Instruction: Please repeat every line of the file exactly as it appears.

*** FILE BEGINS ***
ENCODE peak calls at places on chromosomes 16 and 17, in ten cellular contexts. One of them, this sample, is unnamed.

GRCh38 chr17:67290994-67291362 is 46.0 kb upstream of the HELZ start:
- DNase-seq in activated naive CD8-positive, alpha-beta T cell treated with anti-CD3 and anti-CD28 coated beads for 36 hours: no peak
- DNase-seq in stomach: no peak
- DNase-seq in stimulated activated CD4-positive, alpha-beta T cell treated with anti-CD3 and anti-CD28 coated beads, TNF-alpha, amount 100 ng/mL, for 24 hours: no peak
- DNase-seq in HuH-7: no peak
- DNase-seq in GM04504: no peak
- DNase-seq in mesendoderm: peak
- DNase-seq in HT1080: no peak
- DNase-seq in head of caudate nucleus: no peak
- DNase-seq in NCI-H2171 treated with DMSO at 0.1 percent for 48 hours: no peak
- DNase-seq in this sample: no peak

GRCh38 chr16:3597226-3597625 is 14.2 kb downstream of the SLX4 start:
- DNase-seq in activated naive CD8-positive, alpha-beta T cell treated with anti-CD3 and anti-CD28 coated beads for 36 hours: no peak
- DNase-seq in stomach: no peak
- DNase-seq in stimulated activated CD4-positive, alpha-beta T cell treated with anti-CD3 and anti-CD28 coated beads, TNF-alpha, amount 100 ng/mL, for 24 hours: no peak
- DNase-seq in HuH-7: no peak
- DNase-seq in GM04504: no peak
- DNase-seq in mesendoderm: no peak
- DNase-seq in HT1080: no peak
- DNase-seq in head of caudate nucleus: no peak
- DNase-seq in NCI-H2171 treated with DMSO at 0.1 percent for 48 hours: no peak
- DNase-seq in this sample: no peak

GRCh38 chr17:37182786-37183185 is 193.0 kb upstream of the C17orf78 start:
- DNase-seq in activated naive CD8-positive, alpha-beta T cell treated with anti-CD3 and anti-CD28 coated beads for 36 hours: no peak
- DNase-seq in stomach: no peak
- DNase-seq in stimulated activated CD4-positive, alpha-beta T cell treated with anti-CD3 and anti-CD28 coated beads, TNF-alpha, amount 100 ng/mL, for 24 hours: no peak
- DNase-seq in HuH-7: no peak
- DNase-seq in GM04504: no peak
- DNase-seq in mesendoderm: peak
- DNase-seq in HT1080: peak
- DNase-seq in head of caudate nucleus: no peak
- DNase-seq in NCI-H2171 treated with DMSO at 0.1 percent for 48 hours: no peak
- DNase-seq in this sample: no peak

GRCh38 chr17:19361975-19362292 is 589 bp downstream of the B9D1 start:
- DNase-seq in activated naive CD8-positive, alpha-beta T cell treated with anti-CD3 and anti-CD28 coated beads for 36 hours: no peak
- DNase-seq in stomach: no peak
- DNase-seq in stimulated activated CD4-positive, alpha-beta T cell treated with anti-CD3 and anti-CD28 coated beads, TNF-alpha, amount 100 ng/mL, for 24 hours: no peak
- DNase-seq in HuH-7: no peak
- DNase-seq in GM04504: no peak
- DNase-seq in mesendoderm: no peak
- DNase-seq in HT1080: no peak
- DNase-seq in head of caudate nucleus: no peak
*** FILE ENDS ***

ENCODE peak calls at places on chromosomes 16 and 17, in ten cellular contexts. One of them, this sample, is unnamed.

GRCh38 chr17:67290994-67291362 is 46.0 kb upstream of the HELZ start:
- DNase-seq in activated naive CD8-positive, alpha-beta T cell treated with anti-CD3 and anti-CD28 coated beads for 36 hours: no peak
- DNase-seq in stomach: no peak
- DNase-seq in stimulated activated CD4-positive, alpha-beta T cell treated with anti-CD3 and anti-CD28 coated beads, TNF-alpha, amount 100 ng/mL, for 24 hours: no peak
- DNase-seq in HuH-7: no peak
- DNase-seq in GM04504: no peak
- DNase-seq in mesendoderm: peak
- DNase-seq in HT1080: no peak
- DNase-seq in head of caudate nucleus: no peak
- DNase-seq in NCI-H2171 treated with DMSO at 0.1 percent for 48 hours: no peak
- DNase-seq in this sample: no peak

GRCh38 chr16:3597226-3597625 is 14.2 kb downstream of the SLX4 start:
- DNase-seq in activated naive CD8-positive, alpha-beta T cell treated with anti-CD3 and anti-CD28 coated beads for 36 hours: no peak
- DNase-seq in stomach: no peak
- DNase-seq in stimulated activated CD4-positive, alpha-beta T cell treated with anti-CD3 and anti-CD28 coated beads, TNF-alpha, amount 100 ng/mL, for 24 hours: no peak
- DNase-seq in HuH-7: no peak
- DNase-seq in GM04504: no peak
- DNase-seq in mesendoderm: no peak
- DNase-seq in HT1080: no peak
- DNase-seq in head of caudate nucleus: no peak
- DNase-seq in NCI-H2171 treated with DMSO at 0.1 percent for 48 hours: no peak
- DNase-seq in this sample: no peak

GRCh38 chr17:37182786-37183185 is 193.0 kb upstream of the C17orf78 start:
- DNase-seq in activated naive CD8-positive, alpha-beta T cell treated with anti-CD3 and anti-CD28 coated beads for 36 hours: no peak
- DNase-seq in stomach: no peak
- DNase-seq in stimulated activated CD4-positive, alpha-beta T cell treated with anti-CD3 and anti-CD28 coated beads, TNF-alpha, amount 100 ng/mL, for 24 hours: no peak
- DNase-seq in HuH-7: no peak
- DNase-seq in GM04504: no peak
- DNase-seq in mesendoderm: peak
- DNase-seq in HT1080: peak
- DNase-seq in head of caudate nucleus: no peak
- DNase-seq in NCI-H2171 treated with DMSO at 0.1 percent for 48 hours: no peak
- DNase-seq in this sample: no peak

GRCh38 chr17:19361975-19362292 is 589 bp downstream of the B9D1 start:
- DNase-seq in activated naive CD8-positive, alpha-beta T cell treated with anti-CD3 and anti-CD28 coated beads for 36 hours: no peak
- DNase-seq in stomach: no peak
- DNase-seq in stimulated activated CD4-positive, alpha-beta T cell treated with anti-CD3 and anti-CD28 coated beads, TNF-alpha, amount 100 ng/mL, for 24 hours: no peak
- DNase-seq in HuH-7: no peak
- DNase-seq in GM04504: no peak
- DNase-seq in mesendoderm: no peak
- DNase-seq in HT1080: no peak
- DNase-seq in head of caudate nucleus: no peak